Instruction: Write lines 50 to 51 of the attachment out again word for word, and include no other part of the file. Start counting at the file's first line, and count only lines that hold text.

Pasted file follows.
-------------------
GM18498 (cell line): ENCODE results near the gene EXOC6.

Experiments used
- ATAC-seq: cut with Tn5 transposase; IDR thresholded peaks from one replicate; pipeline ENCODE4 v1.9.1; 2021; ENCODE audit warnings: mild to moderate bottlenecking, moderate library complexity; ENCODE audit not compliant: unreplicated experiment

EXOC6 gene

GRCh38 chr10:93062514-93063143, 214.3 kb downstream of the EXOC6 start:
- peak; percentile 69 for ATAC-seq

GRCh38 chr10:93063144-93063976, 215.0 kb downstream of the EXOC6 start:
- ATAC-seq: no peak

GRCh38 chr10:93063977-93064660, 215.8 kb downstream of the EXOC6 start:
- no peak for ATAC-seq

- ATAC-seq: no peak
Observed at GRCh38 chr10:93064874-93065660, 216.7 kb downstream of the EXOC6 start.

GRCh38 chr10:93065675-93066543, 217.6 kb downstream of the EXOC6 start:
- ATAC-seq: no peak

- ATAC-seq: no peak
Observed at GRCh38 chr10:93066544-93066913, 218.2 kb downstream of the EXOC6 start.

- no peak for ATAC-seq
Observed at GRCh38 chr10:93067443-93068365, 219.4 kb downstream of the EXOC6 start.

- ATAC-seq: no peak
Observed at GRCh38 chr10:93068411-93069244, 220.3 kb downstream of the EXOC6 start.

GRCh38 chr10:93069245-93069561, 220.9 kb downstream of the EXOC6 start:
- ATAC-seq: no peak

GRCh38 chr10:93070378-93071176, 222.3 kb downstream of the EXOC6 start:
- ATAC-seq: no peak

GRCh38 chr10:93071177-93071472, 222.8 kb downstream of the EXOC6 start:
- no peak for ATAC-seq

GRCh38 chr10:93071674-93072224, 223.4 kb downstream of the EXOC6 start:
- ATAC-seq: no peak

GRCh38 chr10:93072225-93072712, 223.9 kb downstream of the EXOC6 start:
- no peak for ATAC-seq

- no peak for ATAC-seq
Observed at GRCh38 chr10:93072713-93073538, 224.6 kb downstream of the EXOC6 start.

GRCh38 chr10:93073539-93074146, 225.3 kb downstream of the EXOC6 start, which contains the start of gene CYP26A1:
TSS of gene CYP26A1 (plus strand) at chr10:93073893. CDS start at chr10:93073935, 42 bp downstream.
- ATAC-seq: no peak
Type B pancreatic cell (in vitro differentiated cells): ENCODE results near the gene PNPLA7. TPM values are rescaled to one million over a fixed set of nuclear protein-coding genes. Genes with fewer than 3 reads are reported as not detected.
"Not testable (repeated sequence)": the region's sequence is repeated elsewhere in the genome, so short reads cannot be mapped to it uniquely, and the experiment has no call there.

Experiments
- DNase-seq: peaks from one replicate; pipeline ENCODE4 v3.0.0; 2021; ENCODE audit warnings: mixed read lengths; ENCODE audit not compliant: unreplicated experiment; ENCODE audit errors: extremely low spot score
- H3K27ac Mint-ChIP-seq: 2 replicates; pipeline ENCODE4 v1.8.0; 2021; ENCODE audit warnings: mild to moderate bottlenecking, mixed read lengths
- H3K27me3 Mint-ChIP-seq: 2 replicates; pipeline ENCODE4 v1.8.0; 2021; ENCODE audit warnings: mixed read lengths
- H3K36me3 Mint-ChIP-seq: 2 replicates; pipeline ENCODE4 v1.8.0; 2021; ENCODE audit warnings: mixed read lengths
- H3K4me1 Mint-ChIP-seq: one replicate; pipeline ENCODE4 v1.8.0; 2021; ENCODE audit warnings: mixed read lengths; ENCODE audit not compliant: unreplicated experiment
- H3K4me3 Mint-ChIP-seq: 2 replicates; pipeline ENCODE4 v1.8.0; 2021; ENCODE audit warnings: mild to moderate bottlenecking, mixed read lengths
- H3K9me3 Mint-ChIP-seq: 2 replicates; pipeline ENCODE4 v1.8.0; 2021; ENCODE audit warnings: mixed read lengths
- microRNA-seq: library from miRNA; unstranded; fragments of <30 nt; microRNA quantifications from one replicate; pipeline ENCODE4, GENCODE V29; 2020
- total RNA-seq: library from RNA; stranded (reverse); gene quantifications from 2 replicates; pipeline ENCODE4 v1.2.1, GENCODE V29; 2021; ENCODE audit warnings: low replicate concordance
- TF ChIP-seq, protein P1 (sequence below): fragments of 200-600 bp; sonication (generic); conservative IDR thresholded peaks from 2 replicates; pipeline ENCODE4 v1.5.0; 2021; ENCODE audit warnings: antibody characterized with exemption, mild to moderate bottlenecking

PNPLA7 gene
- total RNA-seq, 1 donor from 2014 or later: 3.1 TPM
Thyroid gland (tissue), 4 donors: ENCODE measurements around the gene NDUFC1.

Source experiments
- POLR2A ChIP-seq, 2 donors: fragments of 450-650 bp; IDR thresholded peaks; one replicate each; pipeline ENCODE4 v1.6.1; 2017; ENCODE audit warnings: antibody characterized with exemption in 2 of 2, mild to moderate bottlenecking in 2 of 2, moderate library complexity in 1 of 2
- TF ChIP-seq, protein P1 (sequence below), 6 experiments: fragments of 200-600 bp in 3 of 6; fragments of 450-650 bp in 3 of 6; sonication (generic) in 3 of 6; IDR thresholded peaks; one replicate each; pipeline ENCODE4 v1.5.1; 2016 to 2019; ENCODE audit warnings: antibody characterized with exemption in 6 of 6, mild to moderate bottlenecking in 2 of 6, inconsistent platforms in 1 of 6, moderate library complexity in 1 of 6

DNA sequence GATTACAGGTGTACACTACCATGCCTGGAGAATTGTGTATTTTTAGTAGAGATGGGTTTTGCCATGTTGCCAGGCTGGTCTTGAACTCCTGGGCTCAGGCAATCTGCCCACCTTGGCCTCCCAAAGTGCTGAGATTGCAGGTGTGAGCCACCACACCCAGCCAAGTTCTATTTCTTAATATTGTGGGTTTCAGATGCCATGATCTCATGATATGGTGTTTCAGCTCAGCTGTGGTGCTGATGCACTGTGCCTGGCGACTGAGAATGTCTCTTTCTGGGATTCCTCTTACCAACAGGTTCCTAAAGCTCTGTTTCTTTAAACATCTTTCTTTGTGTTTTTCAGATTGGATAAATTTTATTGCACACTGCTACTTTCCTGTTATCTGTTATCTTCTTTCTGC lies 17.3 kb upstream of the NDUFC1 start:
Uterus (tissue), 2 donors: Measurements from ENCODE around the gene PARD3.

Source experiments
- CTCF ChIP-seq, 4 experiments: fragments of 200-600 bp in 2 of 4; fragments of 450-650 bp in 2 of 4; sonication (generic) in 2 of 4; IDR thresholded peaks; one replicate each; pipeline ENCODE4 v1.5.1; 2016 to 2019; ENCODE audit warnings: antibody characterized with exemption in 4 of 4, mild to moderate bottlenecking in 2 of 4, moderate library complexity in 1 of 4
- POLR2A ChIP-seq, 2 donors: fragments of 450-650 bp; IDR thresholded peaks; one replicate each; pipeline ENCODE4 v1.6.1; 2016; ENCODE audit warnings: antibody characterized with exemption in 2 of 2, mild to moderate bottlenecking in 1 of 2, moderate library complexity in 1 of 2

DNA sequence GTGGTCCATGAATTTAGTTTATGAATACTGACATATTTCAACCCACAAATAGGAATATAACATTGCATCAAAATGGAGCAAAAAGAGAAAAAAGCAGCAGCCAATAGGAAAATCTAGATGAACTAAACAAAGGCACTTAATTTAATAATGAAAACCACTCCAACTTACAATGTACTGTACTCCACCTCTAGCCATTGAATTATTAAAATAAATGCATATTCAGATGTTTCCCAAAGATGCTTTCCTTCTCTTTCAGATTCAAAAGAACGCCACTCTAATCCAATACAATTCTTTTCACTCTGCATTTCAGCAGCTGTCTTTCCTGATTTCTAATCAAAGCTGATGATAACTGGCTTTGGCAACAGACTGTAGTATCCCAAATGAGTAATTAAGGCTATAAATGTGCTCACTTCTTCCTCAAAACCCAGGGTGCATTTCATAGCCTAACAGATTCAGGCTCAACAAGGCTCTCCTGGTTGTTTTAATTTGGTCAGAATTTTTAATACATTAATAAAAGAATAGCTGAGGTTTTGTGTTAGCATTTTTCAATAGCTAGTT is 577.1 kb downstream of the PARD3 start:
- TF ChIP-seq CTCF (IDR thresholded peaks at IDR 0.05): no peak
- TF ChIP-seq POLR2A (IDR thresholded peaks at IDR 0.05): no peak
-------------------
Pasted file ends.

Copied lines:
- total RNA-seq, 1 donor from 2014 or later: 3.1 TPM
Thyroid gland (tissue), 4 donors: ENCODE measurements around the gene NDUFC1.